Triglycerides (TG) are important factors in fat accumulation during adipocyte differentiation. During lipogenesis, glycerol-3-phosphate acyltransferase converts glyceraldehyde-3-phosphate, a glucose metabolite, to lysophosphatidic acid (LPA); lysophosphatidic acid acyltransferase-θ (LPAATθ) converts LPA into phosphatidic acid (PA), a biosynthetic precursor of acylglycerols. PA is converted into diacylglycerol (DAG) by lipin1 and diglyceride acyltransferase-1 (DGAT1) catalyzing the conversion of DAG into TG [4]. Lipin1 is linked to low-density lipoprotein secretion and PPARγ expression. PPARγ expression is stimulated by m-TOR signaling, and m-TOR together with AKT (the upstream factor of m-TOR) stimulates TG synthesis. Available data suggest that flavonoid inhibited triglycerol levels in a dose-dependent manner [6]. The lipogenic factors involved in TG synthesis (LPAATθ, DGAT1 and lipin1) are dependent on adipogenesis. During adipogenesis, early adipogenic transcription factors, such as CCAAT/enhancer-binding protein-β(C/EBPβ), induce key adipogenic factors, such as CCAAT/enhancer-binding protein-α(C/EBPα) and peroxisome proliferator-activated receptor-γ(PPARγ). The expression of C/EBPα and PPARγ activates lipid synthetic proteins, including fatty acid-binding protein 4 (FABP4) and lipin1 [4]. Flavonoids have the capability to inhibit TG accumulation. This effect can be explained by the effect of flavonoids to reduce the levels of C/EBPβ, C/EBPα and PPAR γ protein in a dose-dependent manner, resulting in reduced levels of LPAATθ, DGAT1 and lipin1. Thus, quercetin inhibited TG accumulation by >40%, while curcumin, an antiadipogenic phytochemical, inhibited TG accumulation by ~25% [4]. Baicalein, kaempferol, and eriocitrin, flavonoids that have lately been reported, significantly suppressed the increase in TG in DIO-zebrafish [10][6][8].

3. Flavonoid and Cholesterol

The DIO zebrafish model, has a high cholesterol level. Many flavonoids, previously studied for anti-obesity effects, have the ability to reduce cholesterol levels. Puerariae Lobatae radix flavonoids and puerarin significantly downregulated the elevated mRNA levels of the 3-hydroxy-3-methylglutaryl coenzyme A reductase b (HMGCRB), the key enzyme involved in lipid metabolism and cholesterol biosynthesis, in zebrafish larvae [10]. On the other hand, baicalein decreased the expression levels of SREBP1 and fatty acid synthase (fasn) and regulated the synthesis and desaturation of fatty acids, proteins and a master gene regulating cholesterol synthesis. Naringenin instead significantly induced a downregulation of the zebrafish larva mRNA of the fatty acid desaturase 2 (fads2), a dyslipidemia-related gene which influences the concentrations of total cholesterol, low-density lipoprotein cholesterol, high-density lipoprotein cholesterol and triglycerides, fasn, enoyl-CoA hydratase, short chain 1 (echs1), Fatty acid-binding protein 10a (fabp10α), HMG coenzyme A reductase a (hmgcra) and hmgcrb [11].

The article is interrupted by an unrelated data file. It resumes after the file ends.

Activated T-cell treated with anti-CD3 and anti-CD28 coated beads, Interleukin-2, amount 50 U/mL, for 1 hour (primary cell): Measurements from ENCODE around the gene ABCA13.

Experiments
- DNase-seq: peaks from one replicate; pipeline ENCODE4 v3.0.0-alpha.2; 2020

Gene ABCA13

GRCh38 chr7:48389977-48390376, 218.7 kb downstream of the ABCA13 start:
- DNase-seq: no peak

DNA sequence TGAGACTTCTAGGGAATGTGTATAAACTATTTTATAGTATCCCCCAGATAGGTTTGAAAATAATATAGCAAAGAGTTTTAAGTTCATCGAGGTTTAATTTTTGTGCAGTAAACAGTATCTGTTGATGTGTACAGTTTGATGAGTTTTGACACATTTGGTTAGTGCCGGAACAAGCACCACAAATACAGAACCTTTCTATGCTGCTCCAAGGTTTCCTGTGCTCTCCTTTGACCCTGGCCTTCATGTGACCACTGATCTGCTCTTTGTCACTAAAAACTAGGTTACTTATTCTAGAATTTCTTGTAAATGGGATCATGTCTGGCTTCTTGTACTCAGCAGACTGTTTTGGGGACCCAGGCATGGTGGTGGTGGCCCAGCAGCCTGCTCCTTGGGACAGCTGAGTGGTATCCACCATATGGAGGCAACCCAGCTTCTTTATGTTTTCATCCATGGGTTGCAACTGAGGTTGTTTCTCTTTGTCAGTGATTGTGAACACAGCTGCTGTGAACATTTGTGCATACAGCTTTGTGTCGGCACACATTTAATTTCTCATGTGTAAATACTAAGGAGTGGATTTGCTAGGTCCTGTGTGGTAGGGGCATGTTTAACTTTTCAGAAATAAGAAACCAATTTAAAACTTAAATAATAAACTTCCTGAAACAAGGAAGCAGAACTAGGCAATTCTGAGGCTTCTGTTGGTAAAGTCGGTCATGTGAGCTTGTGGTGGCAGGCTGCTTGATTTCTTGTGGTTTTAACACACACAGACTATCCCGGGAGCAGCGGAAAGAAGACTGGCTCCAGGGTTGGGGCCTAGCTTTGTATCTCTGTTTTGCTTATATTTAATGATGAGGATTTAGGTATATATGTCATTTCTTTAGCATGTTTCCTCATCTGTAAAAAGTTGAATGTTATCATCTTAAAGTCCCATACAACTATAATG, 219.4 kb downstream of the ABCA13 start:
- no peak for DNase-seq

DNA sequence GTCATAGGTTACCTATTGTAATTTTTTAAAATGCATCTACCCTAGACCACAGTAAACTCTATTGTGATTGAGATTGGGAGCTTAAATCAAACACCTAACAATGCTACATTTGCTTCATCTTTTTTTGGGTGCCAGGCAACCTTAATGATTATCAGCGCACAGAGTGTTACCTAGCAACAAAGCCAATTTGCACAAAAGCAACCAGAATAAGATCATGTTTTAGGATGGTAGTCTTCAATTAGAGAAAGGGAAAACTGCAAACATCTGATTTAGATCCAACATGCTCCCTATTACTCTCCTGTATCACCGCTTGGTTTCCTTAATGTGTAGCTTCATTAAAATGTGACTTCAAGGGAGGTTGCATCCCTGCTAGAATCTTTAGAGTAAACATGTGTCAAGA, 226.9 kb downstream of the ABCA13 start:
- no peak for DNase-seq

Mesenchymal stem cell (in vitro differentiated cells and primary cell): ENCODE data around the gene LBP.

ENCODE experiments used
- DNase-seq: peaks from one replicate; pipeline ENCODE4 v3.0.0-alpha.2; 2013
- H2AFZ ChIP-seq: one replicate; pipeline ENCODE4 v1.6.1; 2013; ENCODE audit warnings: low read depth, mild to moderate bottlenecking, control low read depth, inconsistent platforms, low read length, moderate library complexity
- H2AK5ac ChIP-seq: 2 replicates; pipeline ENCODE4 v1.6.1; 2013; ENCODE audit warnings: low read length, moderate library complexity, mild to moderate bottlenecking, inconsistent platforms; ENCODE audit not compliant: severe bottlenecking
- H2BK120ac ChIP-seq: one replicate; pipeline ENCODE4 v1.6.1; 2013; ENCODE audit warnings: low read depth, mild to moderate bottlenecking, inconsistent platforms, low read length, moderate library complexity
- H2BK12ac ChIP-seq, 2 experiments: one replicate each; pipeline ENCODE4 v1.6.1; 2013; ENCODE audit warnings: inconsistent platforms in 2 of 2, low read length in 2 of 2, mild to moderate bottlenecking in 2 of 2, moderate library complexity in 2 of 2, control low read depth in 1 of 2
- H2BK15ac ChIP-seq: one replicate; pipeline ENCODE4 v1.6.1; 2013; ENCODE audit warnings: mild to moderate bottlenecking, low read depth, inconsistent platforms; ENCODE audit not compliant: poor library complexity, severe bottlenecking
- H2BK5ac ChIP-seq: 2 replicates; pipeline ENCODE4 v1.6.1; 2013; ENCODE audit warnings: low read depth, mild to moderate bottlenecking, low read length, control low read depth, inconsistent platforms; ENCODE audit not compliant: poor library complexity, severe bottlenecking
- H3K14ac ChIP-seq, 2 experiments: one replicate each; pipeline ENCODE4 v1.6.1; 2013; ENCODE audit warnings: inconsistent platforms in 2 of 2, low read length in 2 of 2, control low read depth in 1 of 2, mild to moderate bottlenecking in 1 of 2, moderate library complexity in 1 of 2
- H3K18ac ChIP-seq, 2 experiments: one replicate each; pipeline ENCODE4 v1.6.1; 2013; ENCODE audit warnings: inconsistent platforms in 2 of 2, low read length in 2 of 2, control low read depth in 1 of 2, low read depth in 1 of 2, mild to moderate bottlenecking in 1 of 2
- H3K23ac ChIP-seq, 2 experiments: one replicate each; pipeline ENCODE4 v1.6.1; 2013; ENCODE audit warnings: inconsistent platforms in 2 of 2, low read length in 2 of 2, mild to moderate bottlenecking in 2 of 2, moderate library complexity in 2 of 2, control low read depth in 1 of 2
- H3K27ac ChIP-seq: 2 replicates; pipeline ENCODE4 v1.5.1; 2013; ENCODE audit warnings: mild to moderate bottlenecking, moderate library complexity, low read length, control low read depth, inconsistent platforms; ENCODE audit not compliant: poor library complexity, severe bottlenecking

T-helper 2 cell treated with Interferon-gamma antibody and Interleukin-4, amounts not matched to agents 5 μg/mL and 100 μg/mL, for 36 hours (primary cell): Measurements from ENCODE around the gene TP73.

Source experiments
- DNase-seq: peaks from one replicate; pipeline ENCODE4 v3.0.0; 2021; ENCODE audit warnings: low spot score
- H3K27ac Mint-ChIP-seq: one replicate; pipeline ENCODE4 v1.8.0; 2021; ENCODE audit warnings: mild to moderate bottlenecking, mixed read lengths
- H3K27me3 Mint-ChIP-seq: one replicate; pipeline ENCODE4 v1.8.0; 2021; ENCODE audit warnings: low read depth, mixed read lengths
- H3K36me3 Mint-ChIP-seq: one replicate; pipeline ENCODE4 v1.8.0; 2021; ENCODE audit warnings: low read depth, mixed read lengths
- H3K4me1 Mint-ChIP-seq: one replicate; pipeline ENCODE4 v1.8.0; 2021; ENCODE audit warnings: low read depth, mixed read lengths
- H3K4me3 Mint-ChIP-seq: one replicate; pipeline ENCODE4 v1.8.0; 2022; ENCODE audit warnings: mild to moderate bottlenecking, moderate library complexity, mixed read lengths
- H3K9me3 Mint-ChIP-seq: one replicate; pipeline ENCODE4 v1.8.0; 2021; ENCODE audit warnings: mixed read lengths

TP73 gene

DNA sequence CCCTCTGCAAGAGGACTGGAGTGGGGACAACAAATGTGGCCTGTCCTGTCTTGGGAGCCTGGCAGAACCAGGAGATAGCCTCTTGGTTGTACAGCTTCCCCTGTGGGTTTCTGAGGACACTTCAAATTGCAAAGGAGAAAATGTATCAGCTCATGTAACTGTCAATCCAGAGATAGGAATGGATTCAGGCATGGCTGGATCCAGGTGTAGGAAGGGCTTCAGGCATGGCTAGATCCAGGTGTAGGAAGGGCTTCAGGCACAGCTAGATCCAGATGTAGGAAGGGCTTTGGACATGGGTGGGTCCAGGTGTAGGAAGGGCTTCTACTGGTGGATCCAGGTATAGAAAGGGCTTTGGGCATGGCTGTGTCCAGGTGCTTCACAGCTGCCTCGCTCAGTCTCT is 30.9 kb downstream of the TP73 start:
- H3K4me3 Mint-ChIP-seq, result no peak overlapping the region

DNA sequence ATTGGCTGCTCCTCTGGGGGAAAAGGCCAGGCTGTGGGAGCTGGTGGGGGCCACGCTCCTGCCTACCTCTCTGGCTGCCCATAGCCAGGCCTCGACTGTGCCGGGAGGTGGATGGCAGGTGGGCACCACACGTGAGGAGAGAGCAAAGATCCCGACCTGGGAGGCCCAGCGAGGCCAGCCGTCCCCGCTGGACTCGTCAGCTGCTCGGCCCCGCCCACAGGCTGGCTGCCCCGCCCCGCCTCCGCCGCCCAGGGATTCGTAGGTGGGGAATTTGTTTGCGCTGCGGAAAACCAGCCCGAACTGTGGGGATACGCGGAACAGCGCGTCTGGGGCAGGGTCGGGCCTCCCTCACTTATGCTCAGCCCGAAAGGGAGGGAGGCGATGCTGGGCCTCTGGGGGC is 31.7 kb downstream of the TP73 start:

4. Effects of Flavonoid on Inflammation

Obesity is a chronic state of low-grade inflammation. During the development of obesity, progressive hypertrophy of adipocytes promotes tissue hypoxia and macrophages infiltration, which induce the increased secretion of various proinflammatory mediators, such as tumor necrosis factor alpha (TNF-α), interleukin 6 (IL −6), plasminogen inhibitor 1 (PAI-1), C-reactive protein (CRP), and monocyte chemoattractant protein 1 (MCP-1), among others, besides the decrease in the concentration of anti-inflammatory adipokines, such as adiponectin, characterizing a chronic inflammation of low grade 6 [12].
Additionally, during obesity, adipose tissue produces a greater amount of reactive oxygen species (ROS) which causes oxidative stress. This stress in turn leads to the abnormal adipokines production (chronic low-grade inflammation), where it has been shown, for example, that adiponectin concentration is inversely related to the concentration of ROS [13].
There are multiple flavonoids that have been shown to be useful as anti-inflammatory agent in the low-grade inflammation that occurs in obesity. Quercetin, in particular, has been shown to have anti-inflammatory effects through the inhibition of MAPK signaling factors (ERK1/2, JNK and p38MAPK) and, consequently, to inhibit the secretion of inflammatory cytokines IL-1β and IL-6, MCP-1 and TNF-α in 3T3-L1 adipocytes and macrophages. In addition, quercetin has the ability to stimulate the amount of IL-10, a known inhibitory factor of cytokine synthesis and anti-inflammatory cytokine [4]. In studies conducted with Puerariae Lobatae radix flavonoids, puerarin, and Citrus sinensis flavonoids, they were observed to possess important anti-inflammatory activity, assured by the downregulation of inflammatory cytokine-related genes, such as IL-1β (interleukin-1β), IL-6 and TNFα (tumor necrosis factor-α) in a zebrafish model [10][14]. The flavonoid-rich extract of Withania somnifera leaf, essentially with kaempferol and agigenein, revealed the significant inhibition of TNFα in adult zebrafish [15].